Facebook owner Meta announced on Dec. 16 that it has banned seven “surveillance-for-hire” companies for targeting tens of thousands of users on its platforms.
Meta said that its months-long investigation revealed new details about how “cyber mercenary” companies enable their customers to “indiscriminately” target people across the internet “to collect intelligence, manipulate them into revealing information, and compromise their devices and accounts.”
“This industry ‘democratizes’ these threats, making them available to government and non-government groups that otherwise wouldn’t have these capabilities,” Meta said.
The surveillance companies that Meta banned from its platforms include Israeli firm Black Cube, which late, disgraced financer Harvey Weinstein had hired to spy on women who had accused him of sexual abuse.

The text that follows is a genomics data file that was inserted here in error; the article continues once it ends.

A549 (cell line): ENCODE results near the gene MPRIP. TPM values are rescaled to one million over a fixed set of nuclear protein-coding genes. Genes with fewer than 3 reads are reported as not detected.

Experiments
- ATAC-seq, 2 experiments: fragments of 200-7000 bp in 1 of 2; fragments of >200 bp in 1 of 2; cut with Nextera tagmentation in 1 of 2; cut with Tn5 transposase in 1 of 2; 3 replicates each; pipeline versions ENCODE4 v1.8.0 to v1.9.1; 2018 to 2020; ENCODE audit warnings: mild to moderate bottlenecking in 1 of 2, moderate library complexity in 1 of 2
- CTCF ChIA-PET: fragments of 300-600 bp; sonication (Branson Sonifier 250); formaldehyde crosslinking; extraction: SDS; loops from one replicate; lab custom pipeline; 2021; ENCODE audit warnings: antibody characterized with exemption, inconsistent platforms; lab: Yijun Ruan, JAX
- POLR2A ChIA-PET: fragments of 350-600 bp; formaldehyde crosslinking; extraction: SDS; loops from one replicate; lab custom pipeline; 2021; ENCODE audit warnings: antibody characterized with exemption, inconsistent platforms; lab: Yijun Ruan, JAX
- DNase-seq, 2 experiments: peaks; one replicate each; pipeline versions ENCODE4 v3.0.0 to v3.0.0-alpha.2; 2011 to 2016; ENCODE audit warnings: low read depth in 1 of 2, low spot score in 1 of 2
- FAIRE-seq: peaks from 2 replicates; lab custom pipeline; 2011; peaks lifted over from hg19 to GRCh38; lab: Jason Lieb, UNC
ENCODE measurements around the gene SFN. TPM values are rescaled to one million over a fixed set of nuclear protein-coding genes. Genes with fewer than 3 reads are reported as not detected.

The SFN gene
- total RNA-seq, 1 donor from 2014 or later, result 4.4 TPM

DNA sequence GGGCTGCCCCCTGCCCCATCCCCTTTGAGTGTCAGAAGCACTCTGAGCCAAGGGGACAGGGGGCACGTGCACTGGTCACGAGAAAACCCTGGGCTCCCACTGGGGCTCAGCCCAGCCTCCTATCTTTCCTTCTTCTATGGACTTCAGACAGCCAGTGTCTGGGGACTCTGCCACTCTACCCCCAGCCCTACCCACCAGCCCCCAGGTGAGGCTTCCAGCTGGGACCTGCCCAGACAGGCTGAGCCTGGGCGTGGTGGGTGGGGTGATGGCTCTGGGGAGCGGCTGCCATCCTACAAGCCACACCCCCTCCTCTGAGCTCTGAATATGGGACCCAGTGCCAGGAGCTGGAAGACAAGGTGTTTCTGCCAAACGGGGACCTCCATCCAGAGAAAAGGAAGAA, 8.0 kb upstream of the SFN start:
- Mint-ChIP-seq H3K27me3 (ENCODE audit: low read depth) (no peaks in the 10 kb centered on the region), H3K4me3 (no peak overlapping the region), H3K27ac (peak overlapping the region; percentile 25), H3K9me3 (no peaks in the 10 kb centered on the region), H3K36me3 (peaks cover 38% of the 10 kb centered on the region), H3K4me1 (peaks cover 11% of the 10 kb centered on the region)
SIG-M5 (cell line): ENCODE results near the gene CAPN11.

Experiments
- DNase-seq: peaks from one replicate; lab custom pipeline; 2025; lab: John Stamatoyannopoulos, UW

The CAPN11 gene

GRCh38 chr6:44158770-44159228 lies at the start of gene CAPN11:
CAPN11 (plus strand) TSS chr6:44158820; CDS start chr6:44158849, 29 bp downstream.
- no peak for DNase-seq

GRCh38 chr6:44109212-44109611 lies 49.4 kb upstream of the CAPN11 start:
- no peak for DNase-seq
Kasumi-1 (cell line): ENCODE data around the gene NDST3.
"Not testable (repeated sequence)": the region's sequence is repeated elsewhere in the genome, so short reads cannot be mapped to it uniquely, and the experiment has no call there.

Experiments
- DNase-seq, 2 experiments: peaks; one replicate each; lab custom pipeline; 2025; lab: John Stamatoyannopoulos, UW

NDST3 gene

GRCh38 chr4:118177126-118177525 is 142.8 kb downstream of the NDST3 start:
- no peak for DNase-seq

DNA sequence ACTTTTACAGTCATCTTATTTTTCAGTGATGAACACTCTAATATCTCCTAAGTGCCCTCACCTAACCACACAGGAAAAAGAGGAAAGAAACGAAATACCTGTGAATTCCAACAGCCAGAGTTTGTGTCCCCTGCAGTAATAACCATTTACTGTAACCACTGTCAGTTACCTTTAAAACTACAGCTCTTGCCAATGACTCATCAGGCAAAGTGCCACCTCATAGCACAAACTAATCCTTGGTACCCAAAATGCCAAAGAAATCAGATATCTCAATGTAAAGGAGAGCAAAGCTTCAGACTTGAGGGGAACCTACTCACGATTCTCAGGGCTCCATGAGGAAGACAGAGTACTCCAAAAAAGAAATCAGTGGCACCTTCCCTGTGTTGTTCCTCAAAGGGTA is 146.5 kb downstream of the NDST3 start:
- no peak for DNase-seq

Meta also banned Cobwebs Technologies, Cognyte, Bluehawk CI, BellTroX, Cytrox, and what it described as an “unknown entity” in China.
Meta said it removed hundreds of accounts across it platforms that were linked to the companies, accusing them of befriending targets and using hacking methods to harvest information.
Meta said it alerted around 50,000 users they believe were targets of “malicious activities” worldwide and shared the findings with security researchers and other platforms.
According to Meta, the targets include journalists, human rights activists, and critics of authoritarian regimes.
Meta also pointed out the increased attention on NSO Group, the Israeli technology firm that created spyware Pegasus and was recently blacklisted by the United States government.
“NSO is only one piece of a much broader global cyber mercenary industry,” Meta said.
Meta sued NSO in 2019, alleging that the Israeli firm used WhatsApp servers to spread malware.
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